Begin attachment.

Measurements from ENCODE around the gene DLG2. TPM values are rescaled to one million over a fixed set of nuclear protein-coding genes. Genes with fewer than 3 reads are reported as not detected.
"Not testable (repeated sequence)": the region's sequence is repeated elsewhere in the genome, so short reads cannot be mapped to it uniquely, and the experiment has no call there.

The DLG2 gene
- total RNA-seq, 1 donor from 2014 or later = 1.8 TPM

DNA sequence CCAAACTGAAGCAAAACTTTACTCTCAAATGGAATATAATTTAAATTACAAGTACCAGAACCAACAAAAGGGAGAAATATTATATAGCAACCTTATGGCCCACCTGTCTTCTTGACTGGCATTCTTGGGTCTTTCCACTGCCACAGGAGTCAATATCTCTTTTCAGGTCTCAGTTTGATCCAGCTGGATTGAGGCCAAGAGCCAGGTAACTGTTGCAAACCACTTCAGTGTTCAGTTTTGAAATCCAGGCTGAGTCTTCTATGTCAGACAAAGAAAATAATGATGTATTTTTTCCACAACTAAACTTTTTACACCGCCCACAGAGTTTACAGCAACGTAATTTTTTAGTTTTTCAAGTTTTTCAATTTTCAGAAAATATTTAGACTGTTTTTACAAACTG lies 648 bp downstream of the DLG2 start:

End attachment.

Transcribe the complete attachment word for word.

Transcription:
Measurements from ENCODE around the gene DLG2. TPM values are rescaled to one million over a fixed set of nuclear protein-coding genes. Genes with fewer than 3 reads are reported as not detected.
"Not testable (repeated sequence)": the region's sequence is repeated elsewhere in the genome, so short reads cannot be mapped to it uniquely, and the experiment has no call there.

The DLG2 gene
- total RNA-seq, 1 donor from 2014 or later = 1.8 TPM

DNA sequence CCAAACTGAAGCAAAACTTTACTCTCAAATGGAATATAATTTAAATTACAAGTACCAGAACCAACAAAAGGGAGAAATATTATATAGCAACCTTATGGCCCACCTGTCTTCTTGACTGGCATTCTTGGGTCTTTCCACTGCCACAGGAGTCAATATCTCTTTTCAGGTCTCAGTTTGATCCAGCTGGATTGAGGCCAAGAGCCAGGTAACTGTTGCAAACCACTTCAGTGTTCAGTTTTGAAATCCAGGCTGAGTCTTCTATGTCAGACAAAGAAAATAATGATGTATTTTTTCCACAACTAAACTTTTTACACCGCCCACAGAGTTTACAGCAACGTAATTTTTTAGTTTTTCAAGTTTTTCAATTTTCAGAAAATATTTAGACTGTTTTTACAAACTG lies 648 bp downstream of the DLG2 start: